OSNews vs. WordPress

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I’ve spent quite a bit of time, over the last 5 or 6 days, diving into WordPress and learning what makes it tick.  Parts of WordPress are really impressive – just flat out cool. The way some of it works is fairly complex and deciphering it sometimes means reading page after page after page to understand an entire routine.  But sometimes, when you finally see, end to end, how something in WordPress works –  I mean really see individual bits of the engine – you have to admit it teaches you a little about PHP.  WordPress, underneath it all, is a pretty big beast and its strength and ubiquitous presence comes largely, I think, from the fact that it can do virtually anything.  The really sweet plugin system, the ways hooks work, “The Loop,” the dynamic options panel – it’s all very educational.  

The interesting thing here is that I’ve browsed the source of Slash, Scoop, phpNuke, and now WordPress, and all of them are definitively more complex and much heavier than the entire OSNews codebase. Now, before you jump all over me – firstly, Slash and Scoop are Perl, and I don’t really read Perl, so I can’t speak as an expert there.  Secondly, WordPress and Nuke both are very portable and dynamic, whereas OSNews has a narrow focus and, location-wise, is very static.  But that aside, OSNews has withstood simultaneous link bombs from Slashdot and Digg.  As amazing as WordPress is, it’s mostly amazing that it functions at all and loads in less than 2 minutes per page with as much going on as I can see behind the scenes.   That’s not a cut on WordPress, by the way.

In fact, if anything , what is really impressed upon me is how smooth and simple OSNews code is, if I may be so bold.  OSNews runs superfast due, in part, to lots of creative caching, some on-demand, some via cron.  But it also does so because of highly efficient queries that are measured for speed on their JOINs, meaning in some cases, it’s faster to do 20 simple queries than one complex one, or build a long and scary chain of “OR x=a OR x=b OR x=c OR x=d…”  Watching WordPress code in action is really fun for me, but watching OSNews work knowing what I now know about how much work PHP can cram into its threads is even more fun.

6 comments

  1. I’ve definitely a wordpress fan. I’ve been on the fence between using joomla and wordpress but because of the huge community for wordpress, it definitely makes it more user friendly.

  2. The coolest thing about WordPress code is how simple they’ve kept it. They didn’t make a grand OOP scheme taking you hours to find and replace some core functionality. It also helps you understand how to write your plugins without having to refer all that much to the API documentation.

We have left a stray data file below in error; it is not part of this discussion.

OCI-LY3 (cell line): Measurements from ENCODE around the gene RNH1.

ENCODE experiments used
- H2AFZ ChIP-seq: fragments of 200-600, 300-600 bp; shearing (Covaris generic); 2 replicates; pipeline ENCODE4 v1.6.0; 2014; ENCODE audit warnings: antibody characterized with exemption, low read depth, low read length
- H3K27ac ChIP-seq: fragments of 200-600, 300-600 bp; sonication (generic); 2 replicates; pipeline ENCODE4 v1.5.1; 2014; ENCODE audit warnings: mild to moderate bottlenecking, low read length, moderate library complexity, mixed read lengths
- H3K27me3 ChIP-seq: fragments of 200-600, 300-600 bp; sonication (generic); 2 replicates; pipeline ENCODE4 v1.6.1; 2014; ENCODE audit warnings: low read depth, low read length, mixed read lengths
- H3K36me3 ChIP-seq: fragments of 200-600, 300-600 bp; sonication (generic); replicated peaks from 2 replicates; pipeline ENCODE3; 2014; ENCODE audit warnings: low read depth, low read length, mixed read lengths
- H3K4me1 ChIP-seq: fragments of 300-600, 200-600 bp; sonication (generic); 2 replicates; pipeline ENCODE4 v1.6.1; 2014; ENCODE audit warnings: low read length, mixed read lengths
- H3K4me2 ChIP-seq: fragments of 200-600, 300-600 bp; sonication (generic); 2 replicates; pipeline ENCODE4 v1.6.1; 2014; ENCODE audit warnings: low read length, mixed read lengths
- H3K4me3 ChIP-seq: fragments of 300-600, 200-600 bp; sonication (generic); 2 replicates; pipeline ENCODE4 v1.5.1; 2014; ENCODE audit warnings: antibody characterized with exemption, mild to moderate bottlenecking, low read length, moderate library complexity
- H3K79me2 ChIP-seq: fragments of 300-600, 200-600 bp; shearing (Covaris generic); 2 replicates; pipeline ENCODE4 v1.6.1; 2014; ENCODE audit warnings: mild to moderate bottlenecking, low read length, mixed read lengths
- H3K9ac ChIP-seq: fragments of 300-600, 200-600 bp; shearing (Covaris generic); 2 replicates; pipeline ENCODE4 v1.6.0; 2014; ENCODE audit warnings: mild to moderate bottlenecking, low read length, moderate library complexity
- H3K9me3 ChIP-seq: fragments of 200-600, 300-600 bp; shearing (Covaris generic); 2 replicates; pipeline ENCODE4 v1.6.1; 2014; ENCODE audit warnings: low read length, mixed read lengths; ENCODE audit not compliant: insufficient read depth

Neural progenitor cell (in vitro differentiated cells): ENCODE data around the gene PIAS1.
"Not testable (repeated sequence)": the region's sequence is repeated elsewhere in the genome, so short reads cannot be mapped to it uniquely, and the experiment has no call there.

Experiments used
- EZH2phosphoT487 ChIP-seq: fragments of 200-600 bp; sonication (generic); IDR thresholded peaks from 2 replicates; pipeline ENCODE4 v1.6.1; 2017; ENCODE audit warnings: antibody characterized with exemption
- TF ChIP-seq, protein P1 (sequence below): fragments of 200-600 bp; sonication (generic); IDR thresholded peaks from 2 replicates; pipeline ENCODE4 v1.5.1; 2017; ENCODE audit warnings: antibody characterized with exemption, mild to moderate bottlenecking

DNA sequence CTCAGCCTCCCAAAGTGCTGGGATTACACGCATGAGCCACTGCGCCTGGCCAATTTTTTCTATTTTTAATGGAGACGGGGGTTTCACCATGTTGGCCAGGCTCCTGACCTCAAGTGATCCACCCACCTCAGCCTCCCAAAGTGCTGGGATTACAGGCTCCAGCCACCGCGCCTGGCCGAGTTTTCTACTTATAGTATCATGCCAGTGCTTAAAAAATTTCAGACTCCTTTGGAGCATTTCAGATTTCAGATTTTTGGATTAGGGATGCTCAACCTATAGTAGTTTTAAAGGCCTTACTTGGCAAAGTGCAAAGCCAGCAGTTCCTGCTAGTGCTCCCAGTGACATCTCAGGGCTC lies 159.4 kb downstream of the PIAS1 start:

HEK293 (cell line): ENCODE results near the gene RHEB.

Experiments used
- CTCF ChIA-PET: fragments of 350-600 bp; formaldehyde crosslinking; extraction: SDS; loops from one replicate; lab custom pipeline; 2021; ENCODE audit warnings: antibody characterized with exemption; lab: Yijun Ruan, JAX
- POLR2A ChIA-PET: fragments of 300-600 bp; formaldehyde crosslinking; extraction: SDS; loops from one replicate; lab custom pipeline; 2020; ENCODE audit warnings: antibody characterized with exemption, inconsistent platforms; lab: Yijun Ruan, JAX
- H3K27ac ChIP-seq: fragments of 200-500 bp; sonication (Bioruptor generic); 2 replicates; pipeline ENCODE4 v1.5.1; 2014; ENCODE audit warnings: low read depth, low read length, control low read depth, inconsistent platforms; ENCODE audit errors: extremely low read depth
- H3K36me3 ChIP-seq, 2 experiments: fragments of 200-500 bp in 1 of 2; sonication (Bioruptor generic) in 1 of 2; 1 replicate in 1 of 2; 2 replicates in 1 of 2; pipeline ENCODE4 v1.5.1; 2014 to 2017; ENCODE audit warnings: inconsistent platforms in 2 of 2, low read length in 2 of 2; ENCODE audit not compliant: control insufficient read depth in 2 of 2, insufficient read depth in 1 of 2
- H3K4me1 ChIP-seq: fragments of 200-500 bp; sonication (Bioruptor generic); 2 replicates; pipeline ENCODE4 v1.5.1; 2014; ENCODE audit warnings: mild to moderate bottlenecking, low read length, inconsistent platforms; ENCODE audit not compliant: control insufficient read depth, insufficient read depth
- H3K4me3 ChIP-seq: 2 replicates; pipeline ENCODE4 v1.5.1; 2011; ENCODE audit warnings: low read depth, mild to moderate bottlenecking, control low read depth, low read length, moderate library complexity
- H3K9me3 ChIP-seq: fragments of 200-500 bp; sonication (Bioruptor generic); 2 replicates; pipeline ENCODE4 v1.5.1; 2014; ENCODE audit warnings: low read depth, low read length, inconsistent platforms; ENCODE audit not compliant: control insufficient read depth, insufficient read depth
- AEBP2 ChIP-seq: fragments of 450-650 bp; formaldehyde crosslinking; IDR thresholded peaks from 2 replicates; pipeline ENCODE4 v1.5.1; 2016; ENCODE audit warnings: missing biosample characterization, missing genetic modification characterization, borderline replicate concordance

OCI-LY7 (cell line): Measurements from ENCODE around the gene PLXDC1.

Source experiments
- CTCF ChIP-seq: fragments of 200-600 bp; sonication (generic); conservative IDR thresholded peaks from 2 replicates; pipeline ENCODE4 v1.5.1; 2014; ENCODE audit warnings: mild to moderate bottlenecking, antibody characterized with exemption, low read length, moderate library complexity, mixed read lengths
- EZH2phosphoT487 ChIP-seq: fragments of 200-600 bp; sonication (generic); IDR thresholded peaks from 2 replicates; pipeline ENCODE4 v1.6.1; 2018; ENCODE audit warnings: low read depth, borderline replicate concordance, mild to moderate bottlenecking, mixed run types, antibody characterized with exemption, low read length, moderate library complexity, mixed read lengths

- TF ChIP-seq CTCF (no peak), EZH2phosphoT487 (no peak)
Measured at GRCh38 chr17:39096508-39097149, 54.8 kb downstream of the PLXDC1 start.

But then comes a long all their security bummers. So I guess they aren’t to be praised endlessly for their efforts.

  3. @Benjamin:

    I hear ya on all fronts. In my case, I just think the concept of extending core function via filters, hooks, and actions is really freakin’ cool. And, although there is plenty of OOP (in the form of $comment and The Loop), you’re right, learning WordPress is not hard, it just takes some time to understand the inclusion loops.

  4. Your reference to join performance caught my attention. I’m assuming you’re using an SQL-based RDBMS, and x is indexed (or x is the first column in an multipart key using an ordered index, e.g., tree rather than hash).

    There are two main possible reasons you are able to beat the performance of the join:

    1) The query plan generated is performing a sequential scan of the table (looking at all rows) to find the matching rows, rather than internally doing individual index lookups (the disjunctive normal approach), and the table is relatively large. This means either the statistics are bad for the table or the query optimizer isn’t doing a good job.

    2) You are, in fact, only interested in some subset of the rows returned, and are able to examine only the smaller number by doing individual searches. This is something which can be (and you would have) accomplished using a (partially, in your code) navigational/relational interface, rather than a fully SQL/relational interface. That would be the case, for example, if you were only concerned with whether or not at least one matching row was present, as would be the case to manually check a constraint of some sort.

    Thus concludes the DBMS lesson for the day 😎

  5. @James:

    Actually, what I really meant was that too many crappy db designers either over- or under-normalize their tables, and as a result have way too many database queries or, conversely, an overload or poorly performing complex queries.

    At OSNews, particularly as we transitioned to version 3 and “the OSNews janitor” and “soup nazi” errors become more prevalent, we had to learn a lot about how to do lots of database querying with minimal impact. Turns out that lots of the old queries could be majorly compressed. And in some cases, some sections of the site were better off using speedy little queries because some queries that used terms like HAVING were very heavy. Certain statistics pages, especially, were just brutal on the CPU, but designing the interaction differently meant getting the same data in some cases up to 100x faster.

    At work we are a SQL server shop, but we use MySQL at OSNews, and it works differently enough that I’m not much aware of updating statistics or researching query paths. I can tell you that I do lots of testing on indexes, and ~ OH BOY! ~ do they make a difference!

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